Ensuring Oversight of Private, For-Profit Postsecondary Schools

On behalf of vulnerable adult student populations such as military veterans and former foster youth, the Center for Public Interest Law (CPIL) and Children's Advocacy Institute (CAI) are advocating to improve the oversight and regulation of private, for-profit postsecondary schools. Too often, these for-profit schools charge high tuition, spend public funds and generate high debt for their students — with dubious results. Many of these schools engage in highly visible and potentially misleading marketing campaigns aimed solely at increasing their profits, and they are not committed to providing students with a quality education. Due in part to the lack of appropriate student support services provided by these schools, many students drop out prior to graduating, and those who do graduate rarely find the lucrative careers commonly touted in the schools' ubiquitous advertising. Either way, they are saddled with debt that many are unable to climb out from under.

A July 2012 report by Sen. Tom Harkin (D-IA) and the Senate Health, Education, Labor and Pensions (HELP) Committee revealed that although federal taxpayers are investing billions of dollars a year in for-profit colleges, “more than half of the students who enrolled in in those colleges in 2008-9 left without a degree or diploma within a median of four months.” Consider some of the other findings from this report:

  • For-profit colleges are owned and operated by businesses. Like any business, they are ultimately accountable by law for the returns they produce for shareholders. While small independent for-profit colleges have a long history, by 2009, at least 76% of students attending for-profit colleges were enrolled in a college owned by either a company traded on a major stock exchange or a college owned by a private equity firm. The financial performance of these companies is closely tracked by analysts and by investors.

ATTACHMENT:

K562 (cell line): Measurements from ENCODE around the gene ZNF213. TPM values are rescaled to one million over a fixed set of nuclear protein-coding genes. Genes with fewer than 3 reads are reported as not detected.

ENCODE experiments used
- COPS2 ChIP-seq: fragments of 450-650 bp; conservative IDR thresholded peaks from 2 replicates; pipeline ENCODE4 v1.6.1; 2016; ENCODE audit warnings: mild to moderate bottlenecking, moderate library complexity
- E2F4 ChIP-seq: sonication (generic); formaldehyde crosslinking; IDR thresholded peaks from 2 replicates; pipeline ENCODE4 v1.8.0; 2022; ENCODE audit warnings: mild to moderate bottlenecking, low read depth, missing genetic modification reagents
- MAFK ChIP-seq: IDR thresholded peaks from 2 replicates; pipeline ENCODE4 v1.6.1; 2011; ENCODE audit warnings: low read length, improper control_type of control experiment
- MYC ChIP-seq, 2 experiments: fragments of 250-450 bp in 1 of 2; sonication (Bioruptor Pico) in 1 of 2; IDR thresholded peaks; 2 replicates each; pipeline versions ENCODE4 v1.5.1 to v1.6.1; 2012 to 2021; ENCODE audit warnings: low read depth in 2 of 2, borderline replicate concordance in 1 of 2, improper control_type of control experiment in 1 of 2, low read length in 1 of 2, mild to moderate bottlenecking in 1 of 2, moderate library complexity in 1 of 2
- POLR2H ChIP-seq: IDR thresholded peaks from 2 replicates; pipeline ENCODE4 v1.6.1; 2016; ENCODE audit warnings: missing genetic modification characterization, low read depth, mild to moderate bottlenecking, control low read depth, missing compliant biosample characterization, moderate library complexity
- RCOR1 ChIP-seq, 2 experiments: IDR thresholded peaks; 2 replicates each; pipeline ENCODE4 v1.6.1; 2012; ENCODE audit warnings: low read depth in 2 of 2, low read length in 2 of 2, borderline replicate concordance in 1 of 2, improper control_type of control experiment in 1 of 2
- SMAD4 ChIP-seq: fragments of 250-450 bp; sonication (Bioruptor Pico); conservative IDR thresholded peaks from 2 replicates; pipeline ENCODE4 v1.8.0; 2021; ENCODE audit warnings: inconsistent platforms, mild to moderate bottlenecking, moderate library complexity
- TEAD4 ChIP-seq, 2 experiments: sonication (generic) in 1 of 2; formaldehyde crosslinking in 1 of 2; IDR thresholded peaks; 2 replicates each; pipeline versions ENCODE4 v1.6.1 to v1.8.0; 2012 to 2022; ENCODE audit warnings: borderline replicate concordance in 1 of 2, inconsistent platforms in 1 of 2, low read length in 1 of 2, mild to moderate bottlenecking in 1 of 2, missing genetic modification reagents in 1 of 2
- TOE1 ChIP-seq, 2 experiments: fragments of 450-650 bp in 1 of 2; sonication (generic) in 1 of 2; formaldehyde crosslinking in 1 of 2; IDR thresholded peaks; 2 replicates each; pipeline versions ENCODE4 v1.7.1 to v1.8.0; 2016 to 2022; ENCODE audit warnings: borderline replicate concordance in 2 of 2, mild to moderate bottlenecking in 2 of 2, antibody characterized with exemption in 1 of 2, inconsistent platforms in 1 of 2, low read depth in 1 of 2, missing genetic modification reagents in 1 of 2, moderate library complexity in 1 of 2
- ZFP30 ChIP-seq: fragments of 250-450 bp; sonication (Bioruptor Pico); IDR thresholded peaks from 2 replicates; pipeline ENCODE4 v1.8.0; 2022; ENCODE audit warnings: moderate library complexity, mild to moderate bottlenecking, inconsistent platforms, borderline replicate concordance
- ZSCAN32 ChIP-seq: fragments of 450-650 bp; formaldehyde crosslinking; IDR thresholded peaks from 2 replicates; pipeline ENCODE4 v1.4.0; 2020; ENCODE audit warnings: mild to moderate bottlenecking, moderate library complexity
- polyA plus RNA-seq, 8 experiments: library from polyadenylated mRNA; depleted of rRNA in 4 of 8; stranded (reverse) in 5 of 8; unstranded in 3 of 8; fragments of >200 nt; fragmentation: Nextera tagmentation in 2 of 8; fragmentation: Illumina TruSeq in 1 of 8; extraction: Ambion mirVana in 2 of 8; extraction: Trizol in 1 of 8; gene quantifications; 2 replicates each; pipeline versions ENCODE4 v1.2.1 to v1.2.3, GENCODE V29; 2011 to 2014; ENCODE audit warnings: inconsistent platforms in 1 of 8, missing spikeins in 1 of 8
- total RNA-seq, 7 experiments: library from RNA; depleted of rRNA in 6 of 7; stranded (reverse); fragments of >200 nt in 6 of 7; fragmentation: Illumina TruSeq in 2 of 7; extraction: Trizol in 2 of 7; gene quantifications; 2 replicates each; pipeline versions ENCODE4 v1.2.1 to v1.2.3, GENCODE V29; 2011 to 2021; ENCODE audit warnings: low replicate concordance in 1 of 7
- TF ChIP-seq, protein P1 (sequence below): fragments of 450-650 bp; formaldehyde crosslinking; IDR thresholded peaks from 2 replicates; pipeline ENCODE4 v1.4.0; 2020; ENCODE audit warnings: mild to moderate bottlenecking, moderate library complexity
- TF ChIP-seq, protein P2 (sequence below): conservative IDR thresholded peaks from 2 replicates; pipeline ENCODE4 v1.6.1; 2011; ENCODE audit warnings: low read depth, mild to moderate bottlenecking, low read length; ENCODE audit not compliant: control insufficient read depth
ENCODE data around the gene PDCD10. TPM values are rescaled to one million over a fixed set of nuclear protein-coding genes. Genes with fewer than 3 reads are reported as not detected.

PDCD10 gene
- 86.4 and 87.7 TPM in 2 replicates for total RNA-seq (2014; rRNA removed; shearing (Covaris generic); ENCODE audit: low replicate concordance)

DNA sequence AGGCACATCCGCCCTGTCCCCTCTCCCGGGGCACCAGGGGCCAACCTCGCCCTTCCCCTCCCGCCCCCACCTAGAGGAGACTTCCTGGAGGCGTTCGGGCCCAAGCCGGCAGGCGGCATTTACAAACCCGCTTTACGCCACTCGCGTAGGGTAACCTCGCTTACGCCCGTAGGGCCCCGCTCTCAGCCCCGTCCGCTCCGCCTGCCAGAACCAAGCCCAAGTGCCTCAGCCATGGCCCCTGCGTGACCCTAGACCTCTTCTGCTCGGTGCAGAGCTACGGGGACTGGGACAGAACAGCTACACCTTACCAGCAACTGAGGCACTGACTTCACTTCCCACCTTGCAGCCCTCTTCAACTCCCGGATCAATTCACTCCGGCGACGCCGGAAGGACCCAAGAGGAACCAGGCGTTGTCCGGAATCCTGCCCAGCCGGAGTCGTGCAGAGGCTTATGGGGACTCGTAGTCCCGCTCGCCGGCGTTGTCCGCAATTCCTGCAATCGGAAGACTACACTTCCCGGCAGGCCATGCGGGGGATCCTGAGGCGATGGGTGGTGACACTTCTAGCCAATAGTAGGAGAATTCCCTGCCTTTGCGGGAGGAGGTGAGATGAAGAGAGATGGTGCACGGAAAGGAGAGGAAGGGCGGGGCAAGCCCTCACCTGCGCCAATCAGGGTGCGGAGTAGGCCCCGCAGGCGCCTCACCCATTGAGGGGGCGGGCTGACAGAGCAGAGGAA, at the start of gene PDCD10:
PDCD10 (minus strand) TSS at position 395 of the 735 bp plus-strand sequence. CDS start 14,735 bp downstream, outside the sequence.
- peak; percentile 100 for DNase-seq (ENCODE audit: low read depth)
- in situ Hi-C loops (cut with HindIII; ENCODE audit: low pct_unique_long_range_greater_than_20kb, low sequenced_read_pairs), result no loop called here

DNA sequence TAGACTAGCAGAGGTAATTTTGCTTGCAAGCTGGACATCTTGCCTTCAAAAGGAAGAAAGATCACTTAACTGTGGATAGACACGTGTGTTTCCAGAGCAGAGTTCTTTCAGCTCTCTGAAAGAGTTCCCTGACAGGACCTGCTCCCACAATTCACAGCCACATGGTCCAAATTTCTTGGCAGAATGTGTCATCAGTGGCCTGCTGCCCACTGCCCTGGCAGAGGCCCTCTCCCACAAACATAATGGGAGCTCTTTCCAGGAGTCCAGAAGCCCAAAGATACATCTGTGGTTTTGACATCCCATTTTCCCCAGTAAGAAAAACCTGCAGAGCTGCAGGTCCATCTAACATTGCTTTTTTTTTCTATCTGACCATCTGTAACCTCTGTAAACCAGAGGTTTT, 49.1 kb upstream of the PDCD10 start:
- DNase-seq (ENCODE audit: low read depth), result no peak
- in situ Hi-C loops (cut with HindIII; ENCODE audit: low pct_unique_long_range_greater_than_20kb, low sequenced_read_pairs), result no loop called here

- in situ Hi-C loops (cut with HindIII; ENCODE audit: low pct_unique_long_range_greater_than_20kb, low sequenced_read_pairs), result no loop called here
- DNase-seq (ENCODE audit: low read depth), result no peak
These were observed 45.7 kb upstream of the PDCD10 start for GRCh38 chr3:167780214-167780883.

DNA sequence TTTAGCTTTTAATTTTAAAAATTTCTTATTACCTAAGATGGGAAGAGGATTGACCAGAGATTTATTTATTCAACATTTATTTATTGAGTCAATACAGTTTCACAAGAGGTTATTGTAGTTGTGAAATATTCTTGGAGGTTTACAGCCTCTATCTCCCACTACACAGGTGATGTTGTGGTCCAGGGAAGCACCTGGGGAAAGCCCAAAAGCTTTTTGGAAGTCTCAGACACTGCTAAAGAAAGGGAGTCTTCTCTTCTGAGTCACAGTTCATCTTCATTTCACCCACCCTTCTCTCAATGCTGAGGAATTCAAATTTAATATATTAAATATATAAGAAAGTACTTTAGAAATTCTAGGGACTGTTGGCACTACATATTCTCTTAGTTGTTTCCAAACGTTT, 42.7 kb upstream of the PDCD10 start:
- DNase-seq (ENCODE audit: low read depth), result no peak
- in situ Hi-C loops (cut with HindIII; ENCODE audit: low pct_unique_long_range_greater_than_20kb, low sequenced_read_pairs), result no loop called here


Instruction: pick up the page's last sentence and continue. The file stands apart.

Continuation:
• Congress has failed to counterbalance investor demands for increased financial returns with requirements that hold companies accountable to taxpayers and students for providing quality education, support, and outcomes. Federal law and regulations currently do not align the incentives of for-profit colleges so that the colleges succeed financially when students succeed.
  • Many for-profit colleges fail to make the necessary investments in student support services that have been shown to help students succeed in school and afterwards, a deficiency that undoubtedly contributes to high withdrawal rates.
  • More than half a million students who enrolled in 2008-09 left without a degree or certificate by mid-2010. Among two-year Associate degree-seekers, 63% of students departed without a degree.
  • The vast majority of the students left with student loan debt that may follow them throughout their lives, and can create a financial burden that is extremely difficult, and sometimes impossible, to escape.
  • In the absence of significant reforms that align the incentives of for-profit colleges to ensure colleges succeed financially only when students also succeed, and ensure that taxpayer dollars are used to further the educational mission of the colleges, the sector will continue to turn out hundreds of thousands of students with debt but no degree, and taxpayers will see little return on their investment.

CPIL and CAI have joined with a USD-wide campaign to address these abuses. The USD Initiative to Protect Student Veterans joins the efforts of military leaders and elected officials to educate and protect military veterans from the misleading practices of some for-profit educational institutions and lenders. Under the direction of Col. Patrick Uetz, USMC (ret.), the Initiative’s multi-pronged approach includes

  • a research component;
  • the Veterans Legal Clinic, which assists veterans who have disputes with for-profit schools or lenders over the use of GI Bill funds and education related loans, and which is directed by Robert F. Muth, who previously served as a Captain and Judge Advocate in the U.S. Marine Corps; and
  • state and federal advocacy led by CAI and CPIL, along with powerful allies such as Public Advocates assisting us on our state work and noted youth education advocate David Halperin contributing greatly to our work at the federal level.

Read more information on CPIL/CAI's advocacy and ongoing activities in this area.